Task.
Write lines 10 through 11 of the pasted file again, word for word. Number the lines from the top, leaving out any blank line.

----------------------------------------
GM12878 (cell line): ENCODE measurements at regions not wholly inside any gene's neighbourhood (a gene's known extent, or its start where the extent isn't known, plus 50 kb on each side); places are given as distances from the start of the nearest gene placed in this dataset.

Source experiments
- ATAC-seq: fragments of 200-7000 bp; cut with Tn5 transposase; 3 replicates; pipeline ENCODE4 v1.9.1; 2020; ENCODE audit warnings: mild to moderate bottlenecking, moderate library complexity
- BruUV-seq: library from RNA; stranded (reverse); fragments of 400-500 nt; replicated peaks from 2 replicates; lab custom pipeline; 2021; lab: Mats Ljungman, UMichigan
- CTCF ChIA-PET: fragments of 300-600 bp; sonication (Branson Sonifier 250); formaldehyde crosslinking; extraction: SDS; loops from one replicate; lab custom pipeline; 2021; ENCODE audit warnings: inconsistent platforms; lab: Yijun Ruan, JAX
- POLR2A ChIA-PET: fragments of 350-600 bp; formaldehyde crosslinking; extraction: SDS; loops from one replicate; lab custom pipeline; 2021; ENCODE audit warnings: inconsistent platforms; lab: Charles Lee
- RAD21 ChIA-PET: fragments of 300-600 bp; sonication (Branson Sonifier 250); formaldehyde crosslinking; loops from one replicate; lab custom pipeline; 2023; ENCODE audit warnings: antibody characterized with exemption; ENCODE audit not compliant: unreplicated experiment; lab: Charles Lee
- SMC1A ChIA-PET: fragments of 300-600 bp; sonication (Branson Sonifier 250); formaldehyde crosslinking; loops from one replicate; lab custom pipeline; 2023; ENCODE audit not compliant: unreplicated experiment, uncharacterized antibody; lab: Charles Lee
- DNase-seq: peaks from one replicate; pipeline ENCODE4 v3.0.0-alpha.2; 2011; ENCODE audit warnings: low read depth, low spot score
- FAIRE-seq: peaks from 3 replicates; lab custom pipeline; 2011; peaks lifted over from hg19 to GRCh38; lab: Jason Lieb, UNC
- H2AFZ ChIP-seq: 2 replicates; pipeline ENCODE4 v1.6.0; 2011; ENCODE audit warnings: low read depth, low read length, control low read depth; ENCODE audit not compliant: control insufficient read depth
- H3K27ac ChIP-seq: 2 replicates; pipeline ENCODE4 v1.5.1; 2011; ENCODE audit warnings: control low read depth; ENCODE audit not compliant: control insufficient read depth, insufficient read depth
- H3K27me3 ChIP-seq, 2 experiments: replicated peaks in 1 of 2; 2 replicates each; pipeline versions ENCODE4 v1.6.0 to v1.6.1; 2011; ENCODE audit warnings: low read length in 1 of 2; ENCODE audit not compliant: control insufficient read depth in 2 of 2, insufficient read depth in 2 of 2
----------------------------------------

- FAIRE-seq: peaks from 3 replicates; lab custom pipeline; 2011; peaks lifted over from hg19 to GRCh38; lab: Jason Lieb, UNC
- H2AFZ ChIP-seq: 2 replicates; pipeline ENCODE4 v1.6.0; 2011; ENCODE audit warnings: low read depth, low read length, control low read depth; ENCODE audit not compliant: control insufficient read depth